On the other hand, the American public have a romanticized notion of Israel and the Holocaust. There is no logical basis to presume that the slaughter of millions of victims necessarily must be redressed by the removal of another population from some spot of land, and the importation of those ethnically related to the original victims to replace the indigenous population. In other words, as Ahmedinejad often repeats, what do the Palestinians have to do with the Holocaust? Why must they pay the price for the crimes of the Nazis? They are and were not Nazis. It is not their crime. Why, then, must they be removed?

It is true that the British share great responsibility in this injustice. It is true that "well, now, it's happened, and what can we do now? We can't turn back time." Yes, but we can stop oppression and redress wrongs. We can admit what wrongs were made. We can start to act as if justice has a place in international relations. But we absolutely will not. The U.S. has no stomach for justice in matters relating to Israel. Why? Well, it's in too deep...

And so look at who Israel is today. What is Israel now? It is the country that slaughered people in Gaza whom it first starved to near-death, who have no means to make a living or even obtain basic supplies, who are not armed to be mentioned. It is the country with nuclear weapons, armed to the teeth. Genocide is not abhorrent to them, as long as they are not the victims. In fact, they have no problem killing Palestinians with no just cause, in a manner that is abominable. World opinion means nothing to them. Obviously, the Israelis are the first to forget the Holocaust. And who is America to remind them? Who are the Israelis to cause all these wars, all this death and destruction, this outrageous expense, even to Americans? You shall know them by their fruits.

And so what is the Muslim world supposed to do, support radical extremists - and risk having a destabilized country run by possible autocrats posing as Islamic populists, not to mention being unable to come up with a legitimate government - or support pro-Western dictators who make life impossibly miserable and oppressive? This is not a choice at all. And yet many in the West, particularly Republicans and their ilk, bombastically blame Islam and Muslims for some alleged instrinsic disability and disinclination for democracy. If what the West, as imposed by Israeli security policy, offers is limited to these choices, then to hell with them.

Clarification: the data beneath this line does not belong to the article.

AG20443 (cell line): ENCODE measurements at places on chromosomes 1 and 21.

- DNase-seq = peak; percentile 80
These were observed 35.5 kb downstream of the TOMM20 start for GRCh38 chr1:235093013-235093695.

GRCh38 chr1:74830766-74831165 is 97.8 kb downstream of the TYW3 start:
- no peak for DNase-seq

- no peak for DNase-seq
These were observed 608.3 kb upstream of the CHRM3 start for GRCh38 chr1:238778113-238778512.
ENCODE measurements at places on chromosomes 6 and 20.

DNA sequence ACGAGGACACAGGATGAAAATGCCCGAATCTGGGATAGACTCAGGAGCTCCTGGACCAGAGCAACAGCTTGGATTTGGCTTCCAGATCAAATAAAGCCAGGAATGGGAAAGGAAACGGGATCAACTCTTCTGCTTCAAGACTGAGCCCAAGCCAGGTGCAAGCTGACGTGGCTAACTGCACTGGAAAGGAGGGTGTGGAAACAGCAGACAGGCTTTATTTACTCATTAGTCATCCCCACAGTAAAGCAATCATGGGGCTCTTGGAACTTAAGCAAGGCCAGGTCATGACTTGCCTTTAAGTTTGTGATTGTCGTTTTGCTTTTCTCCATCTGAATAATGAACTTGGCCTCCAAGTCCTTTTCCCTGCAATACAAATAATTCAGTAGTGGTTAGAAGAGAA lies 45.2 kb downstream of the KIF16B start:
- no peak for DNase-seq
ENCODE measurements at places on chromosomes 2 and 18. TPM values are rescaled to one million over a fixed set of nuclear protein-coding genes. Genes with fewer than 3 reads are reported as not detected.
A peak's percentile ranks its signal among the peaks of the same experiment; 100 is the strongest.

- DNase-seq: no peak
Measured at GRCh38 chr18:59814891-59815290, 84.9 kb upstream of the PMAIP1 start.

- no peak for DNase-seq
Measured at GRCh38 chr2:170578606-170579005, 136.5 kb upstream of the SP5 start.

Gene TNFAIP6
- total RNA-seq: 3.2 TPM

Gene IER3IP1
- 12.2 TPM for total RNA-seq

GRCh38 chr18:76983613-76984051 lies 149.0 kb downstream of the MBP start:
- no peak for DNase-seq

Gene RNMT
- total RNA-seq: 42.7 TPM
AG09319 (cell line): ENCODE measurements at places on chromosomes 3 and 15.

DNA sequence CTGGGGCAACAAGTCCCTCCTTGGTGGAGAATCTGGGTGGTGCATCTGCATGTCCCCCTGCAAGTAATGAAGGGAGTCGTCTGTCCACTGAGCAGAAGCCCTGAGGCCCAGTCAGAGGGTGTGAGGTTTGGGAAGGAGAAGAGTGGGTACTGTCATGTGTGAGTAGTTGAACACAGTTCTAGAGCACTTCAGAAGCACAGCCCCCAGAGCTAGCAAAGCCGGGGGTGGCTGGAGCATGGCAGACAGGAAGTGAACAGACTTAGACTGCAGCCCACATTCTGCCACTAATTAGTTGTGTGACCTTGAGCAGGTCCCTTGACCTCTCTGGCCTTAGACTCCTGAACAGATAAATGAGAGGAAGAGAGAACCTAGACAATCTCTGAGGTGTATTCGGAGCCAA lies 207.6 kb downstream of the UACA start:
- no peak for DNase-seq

Democracy is universal, after all. Those who fight against it cannot lead in the fight for it. If the U.S. cannot stand on its own ideological two feet, then the Muslim world needs to reject them completely and stand for themselves. After all, the Qur'an has a better definition of democracy than the Bible: "The Rule of Law is determined by mutual agreement between you (all)." It's time to mutually agree that dictatorship has gotta go, and extremism is not the only way out. And that democracy does not require recognition of or sympathy with Israel to be viable, free, and independently worthy of recognition.

What if Israel were to become a nation like any other nation, even a refuge preferring Jews but not excluding Palestinians? Israel would not then be a separate issue - it is now the West that has overtly presented the Islamic world with two untenable choices: stand with the West, which often appears to mean standing against one's country, one's survival, one's honor, and one's religion or ethnic identity - especially in the case of the Palestinians - or join the terrorists, the "Islamists", in a desperate last-ditch battle for God and country and honor and all that good stuff - but in the most horrific, thoughtless way that may - or may not - end up destroying all one is fighting for.

On the one hand, we have West-aligned dictatorships that are doing nothing but terrorizing their civilian population, or at best, decimating their economy and lives. On the other hand, we have extremists who defy the Qur'an and the Prophet by bombing fellow Muslims and destroying mosques and basically decimating the people's economy and lives. A good decision requires some objectivity, some careful consideration of the two sides or, hopefully, a better way than either of them. When the knife is at your children's throats, who, I ask, has time or guts for that?

The West, permeated by hypocrisy, lies, and false promises and platitudes, will never come out the winner if they pursue the same demands and same false dichotomy. Israel cannot survive under its current demanding, petulant modus operandi. Islamic countries cannot be viable if they are not free to make their own decisions, both as people and as governments. The human race, civilization, and all that we hold dear - whoever we are - is at stake. Is it not far past time to work toward better choices?